One of the book’s essayists, Jarrod Tanny, takes things a step further. In his assessment, the human psyche requires humor to grasp the scope of genocide.
Holocaust humor destabilizes the standard narrative we receive through historiography, documentaries, and monuments
“Holocaust humor destabilizes the standard narrative we receive through historiography, documentaries, and monuments,” wrote Tanny. “It is an alternative lens through which we can understand one of the greatest catastrophes of the twentieth century. Humor forces us to think seriously about genocide.”
When asked if he agreed with Tanny’s sentiment, Patt said yes and no.
“I am not sure humor will always get people to think seriously about genocide,” said Patt. “Sometimes it will have the opposite effect. But, it is a subject worthy of serious academic study.”
‘I think about her eyebrows’
If you want to hear a multitude of jokes about Anne Frank, follow Israelis on Twitter.
To write her essay on Anne Frank humor, Liat Steir-Livny did just that, documenting how the martyred diarist appeared in Israelis’ Twitter feeds for one and a half years.
Although jokes about Anne Frank are ubiquitous around the world, they serve a special function in Israel, wrote Steir-Livny. While most Anne Frank jokes seek to “deconstruct” the diarist’s iconic status, the jokes told about her in Israel are part of reshaping a conversation.
In Israel, Holocaust humor “reflects humor’s important role as a defense mechanism against the acting-out of the trauma, a tool to vent frustration and fight various aspects of Holocaust commemoration, and an attempt to tone down the constant anxiety that the canonical memory agents create by deconstructing the fear factor,” wrote Steir-Livny.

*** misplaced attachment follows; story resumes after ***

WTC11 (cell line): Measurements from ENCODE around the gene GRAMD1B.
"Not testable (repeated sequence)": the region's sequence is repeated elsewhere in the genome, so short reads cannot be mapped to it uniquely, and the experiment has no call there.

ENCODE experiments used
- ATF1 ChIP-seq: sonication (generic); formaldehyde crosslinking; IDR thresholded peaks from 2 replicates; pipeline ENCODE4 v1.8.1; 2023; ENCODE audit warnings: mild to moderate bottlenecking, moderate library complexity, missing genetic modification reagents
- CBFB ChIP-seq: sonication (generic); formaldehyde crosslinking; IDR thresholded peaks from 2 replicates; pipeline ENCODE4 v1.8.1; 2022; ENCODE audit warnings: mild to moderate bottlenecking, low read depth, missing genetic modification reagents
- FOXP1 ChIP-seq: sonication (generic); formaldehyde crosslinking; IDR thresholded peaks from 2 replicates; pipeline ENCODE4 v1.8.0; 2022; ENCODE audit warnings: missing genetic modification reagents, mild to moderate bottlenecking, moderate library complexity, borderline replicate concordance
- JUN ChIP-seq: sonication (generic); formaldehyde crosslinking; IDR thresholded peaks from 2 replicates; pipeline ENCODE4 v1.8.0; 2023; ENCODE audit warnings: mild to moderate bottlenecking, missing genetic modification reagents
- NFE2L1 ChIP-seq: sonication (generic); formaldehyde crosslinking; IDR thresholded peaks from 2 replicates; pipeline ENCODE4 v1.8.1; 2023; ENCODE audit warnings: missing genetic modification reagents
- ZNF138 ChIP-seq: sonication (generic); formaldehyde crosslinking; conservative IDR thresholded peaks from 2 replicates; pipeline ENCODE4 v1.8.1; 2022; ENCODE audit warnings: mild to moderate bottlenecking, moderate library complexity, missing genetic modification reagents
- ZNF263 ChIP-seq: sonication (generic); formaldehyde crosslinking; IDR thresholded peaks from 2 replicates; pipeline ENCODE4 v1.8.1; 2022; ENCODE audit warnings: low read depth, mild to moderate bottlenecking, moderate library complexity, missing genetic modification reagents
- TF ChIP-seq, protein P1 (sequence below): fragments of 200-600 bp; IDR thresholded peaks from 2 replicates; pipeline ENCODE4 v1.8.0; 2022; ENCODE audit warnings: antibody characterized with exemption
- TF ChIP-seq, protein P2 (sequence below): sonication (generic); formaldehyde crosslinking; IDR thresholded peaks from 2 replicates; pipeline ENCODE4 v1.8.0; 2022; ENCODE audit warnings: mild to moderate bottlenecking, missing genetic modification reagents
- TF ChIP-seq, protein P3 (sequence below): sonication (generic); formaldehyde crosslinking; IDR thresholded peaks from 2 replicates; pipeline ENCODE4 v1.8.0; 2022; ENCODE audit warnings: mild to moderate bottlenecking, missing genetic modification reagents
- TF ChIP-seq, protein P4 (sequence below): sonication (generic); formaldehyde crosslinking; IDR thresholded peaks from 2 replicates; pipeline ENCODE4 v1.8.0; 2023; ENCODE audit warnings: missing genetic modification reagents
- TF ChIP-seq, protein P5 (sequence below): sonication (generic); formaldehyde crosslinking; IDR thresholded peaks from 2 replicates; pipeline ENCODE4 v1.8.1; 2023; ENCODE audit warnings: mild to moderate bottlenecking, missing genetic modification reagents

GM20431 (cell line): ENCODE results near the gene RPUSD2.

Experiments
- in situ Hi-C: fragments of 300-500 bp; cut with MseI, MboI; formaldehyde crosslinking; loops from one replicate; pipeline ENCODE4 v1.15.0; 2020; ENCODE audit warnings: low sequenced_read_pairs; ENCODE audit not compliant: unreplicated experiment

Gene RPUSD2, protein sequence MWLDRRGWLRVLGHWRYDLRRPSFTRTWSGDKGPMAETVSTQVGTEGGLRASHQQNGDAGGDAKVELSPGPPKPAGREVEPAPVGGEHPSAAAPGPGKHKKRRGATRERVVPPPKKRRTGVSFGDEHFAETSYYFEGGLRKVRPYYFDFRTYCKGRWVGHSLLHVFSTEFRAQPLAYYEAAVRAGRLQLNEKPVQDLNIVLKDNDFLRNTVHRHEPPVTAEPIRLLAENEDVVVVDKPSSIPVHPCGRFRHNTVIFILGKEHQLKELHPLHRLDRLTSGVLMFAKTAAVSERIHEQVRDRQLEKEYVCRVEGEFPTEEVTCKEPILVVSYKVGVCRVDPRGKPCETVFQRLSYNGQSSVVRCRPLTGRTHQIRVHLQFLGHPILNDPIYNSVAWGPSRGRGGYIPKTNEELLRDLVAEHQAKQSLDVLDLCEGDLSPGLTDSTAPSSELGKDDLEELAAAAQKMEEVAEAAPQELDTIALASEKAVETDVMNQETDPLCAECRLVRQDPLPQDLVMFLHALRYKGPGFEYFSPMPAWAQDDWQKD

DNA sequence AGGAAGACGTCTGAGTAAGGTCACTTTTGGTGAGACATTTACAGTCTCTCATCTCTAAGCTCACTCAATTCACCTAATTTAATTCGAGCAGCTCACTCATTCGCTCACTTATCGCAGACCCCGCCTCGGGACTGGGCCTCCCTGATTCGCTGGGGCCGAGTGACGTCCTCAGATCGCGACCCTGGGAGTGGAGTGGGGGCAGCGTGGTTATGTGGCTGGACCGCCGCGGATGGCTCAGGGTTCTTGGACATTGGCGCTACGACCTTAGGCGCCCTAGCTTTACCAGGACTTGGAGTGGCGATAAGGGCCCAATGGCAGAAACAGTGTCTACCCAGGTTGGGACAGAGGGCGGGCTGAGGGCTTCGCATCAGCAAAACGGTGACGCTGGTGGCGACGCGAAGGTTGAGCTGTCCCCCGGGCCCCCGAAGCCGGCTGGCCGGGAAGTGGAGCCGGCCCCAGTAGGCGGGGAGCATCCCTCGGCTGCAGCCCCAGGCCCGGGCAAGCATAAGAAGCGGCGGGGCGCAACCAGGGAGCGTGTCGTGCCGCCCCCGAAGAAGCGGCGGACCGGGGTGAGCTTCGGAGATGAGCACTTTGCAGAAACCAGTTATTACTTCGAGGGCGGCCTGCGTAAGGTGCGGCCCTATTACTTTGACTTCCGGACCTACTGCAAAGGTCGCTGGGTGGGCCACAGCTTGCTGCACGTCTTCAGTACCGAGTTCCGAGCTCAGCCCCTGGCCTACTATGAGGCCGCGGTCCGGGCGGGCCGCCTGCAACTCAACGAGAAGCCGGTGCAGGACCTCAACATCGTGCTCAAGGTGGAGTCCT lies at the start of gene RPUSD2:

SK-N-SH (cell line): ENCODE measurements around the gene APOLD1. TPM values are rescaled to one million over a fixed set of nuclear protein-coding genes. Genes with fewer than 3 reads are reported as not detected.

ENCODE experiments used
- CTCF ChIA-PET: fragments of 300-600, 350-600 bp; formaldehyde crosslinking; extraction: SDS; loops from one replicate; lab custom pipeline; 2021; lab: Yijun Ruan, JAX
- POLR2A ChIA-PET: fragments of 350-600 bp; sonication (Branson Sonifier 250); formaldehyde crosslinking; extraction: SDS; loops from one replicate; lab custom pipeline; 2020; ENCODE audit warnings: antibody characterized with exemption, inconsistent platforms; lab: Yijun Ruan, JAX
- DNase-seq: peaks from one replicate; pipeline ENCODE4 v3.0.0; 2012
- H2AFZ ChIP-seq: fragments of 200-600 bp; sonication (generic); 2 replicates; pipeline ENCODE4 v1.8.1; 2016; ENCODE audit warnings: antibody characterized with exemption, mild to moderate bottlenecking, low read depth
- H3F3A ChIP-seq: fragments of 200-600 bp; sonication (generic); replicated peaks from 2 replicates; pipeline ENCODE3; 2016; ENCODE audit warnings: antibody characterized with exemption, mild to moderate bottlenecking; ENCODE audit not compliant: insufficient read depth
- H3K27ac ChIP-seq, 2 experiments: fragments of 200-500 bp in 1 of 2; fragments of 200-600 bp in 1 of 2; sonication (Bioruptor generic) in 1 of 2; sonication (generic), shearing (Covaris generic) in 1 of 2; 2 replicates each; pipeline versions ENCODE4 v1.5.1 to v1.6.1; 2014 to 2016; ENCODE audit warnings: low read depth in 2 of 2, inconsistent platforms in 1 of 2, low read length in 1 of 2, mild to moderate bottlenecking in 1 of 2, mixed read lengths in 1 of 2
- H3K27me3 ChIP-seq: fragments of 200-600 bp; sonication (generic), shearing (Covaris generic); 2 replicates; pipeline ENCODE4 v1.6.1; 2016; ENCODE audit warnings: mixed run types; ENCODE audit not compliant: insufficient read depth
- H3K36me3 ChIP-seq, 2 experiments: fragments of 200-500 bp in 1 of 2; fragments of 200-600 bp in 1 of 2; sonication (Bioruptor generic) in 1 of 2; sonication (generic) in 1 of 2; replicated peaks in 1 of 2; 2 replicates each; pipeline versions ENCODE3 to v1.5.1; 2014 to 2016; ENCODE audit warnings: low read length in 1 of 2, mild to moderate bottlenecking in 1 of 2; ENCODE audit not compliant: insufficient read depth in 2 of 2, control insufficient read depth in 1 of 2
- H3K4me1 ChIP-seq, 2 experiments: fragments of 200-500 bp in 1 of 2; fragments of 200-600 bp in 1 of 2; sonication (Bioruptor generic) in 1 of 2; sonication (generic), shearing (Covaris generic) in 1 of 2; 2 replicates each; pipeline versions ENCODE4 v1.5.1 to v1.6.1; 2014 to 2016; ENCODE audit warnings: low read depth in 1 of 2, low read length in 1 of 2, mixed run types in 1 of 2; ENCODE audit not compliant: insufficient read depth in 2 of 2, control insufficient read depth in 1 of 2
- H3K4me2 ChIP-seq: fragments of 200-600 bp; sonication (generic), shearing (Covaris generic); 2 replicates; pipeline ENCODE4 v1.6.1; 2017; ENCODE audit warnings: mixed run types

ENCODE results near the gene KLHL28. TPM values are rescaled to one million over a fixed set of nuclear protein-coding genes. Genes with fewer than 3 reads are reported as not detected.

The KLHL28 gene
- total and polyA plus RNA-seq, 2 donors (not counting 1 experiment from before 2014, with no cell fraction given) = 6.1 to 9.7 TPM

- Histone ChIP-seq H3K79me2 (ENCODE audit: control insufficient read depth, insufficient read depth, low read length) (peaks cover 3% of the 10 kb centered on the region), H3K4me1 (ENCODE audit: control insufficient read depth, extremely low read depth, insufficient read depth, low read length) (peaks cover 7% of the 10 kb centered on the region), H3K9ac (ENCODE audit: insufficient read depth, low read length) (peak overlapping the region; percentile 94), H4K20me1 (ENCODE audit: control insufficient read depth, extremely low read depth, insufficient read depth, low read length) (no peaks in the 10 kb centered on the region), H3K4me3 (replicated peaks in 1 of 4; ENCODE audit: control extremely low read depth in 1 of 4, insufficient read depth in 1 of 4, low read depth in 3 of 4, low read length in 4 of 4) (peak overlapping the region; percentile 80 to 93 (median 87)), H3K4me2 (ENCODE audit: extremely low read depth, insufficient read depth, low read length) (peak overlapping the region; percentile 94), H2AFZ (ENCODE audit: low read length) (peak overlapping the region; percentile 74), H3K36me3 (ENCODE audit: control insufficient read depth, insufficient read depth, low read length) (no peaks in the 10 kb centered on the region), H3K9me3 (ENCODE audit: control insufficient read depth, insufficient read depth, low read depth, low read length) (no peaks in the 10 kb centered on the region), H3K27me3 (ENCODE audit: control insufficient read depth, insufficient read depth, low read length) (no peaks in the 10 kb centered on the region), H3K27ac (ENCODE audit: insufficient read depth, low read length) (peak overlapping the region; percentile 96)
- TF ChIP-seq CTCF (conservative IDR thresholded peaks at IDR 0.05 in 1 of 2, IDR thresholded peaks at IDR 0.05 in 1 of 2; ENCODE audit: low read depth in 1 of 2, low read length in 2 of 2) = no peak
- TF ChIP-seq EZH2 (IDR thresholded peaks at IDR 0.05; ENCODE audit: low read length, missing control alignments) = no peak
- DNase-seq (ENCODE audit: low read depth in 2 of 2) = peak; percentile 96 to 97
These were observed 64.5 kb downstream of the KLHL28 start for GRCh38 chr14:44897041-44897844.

For her essay about the “comical figure” Anne Frank has become in Israel, Steir-Livny compiled the Anne Frank Twitter jokes by topic. On social media, the diarist was invoked by people living on Israel’s periphery, desperate mothers, home decorators, and many others.
One of two jokes labelled “self-referential about looks:”
“I won’t be caught not ready! And when I say ‘won’t be caught’ I think about Anne Frank and when I say ‘not ready’ I think about her eyebrows.”
Then there is:
“I’m pretty sure that ‘Anne Frank’ was not my response when I was asked what kind of hairdo I want,” said by a disappointed woman leaving a salon after a bad haircut.”
According to Steir-Livny, the use of Anne Frank humor on Twitter “reveals how deeply the Holocaust is an integral part of the identity of members of the younger generation, who often use Anne Frank references to talk humorously about their everyday life,” she wrote.